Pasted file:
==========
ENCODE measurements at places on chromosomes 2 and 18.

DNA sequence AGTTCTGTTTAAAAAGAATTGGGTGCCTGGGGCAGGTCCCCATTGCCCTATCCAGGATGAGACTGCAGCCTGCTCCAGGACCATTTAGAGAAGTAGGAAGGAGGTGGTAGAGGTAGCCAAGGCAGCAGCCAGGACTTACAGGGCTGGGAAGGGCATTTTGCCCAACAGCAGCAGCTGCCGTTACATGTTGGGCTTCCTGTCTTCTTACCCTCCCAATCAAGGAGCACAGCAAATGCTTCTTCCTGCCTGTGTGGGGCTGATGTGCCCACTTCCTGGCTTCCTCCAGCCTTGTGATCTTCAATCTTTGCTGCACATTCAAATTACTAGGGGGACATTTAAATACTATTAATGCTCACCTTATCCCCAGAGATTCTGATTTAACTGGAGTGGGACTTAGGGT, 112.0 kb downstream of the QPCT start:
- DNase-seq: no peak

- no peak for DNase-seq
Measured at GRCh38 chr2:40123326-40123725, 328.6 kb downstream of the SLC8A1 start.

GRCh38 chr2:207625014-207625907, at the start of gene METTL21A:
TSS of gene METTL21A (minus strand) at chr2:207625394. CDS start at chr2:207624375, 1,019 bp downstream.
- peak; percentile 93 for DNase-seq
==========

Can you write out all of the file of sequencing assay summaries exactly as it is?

ENCODE measurements at places on chromosomes 2 and 18.

DNA sequence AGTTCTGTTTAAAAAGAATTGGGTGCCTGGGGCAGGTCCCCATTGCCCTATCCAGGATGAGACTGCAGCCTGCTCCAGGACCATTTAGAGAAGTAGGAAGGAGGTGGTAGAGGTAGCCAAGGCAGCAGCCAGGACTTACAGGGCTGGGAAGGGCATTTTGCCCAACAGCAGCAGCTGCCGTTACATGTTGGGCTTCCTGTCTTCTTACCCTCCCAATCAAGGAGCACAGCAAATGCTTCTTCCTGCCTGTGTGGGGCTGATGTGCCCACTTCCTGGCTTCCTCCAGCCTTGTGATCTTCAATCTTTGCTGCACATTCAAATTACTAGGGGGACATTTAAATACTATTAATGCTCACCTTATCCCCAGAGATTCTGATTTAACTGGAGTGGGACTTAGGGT, 112.0 kb downstream of the QPCT start:
- DNase-seq: no peak

- no peak for DNase-seq
Measured at GRCh38 chr2:40123326-40123725, 328.6 kb downstream of the SLC8A1 start.

GRCh38 chr2:207625014-207625907, at the start of gene METTL21A:
TSS of gene METTL21A (minus strand) at chr2:207625394. CDS start at chr2:207624375, 1,019 bp downstream.
- peak; percentile 93 for DNase-seq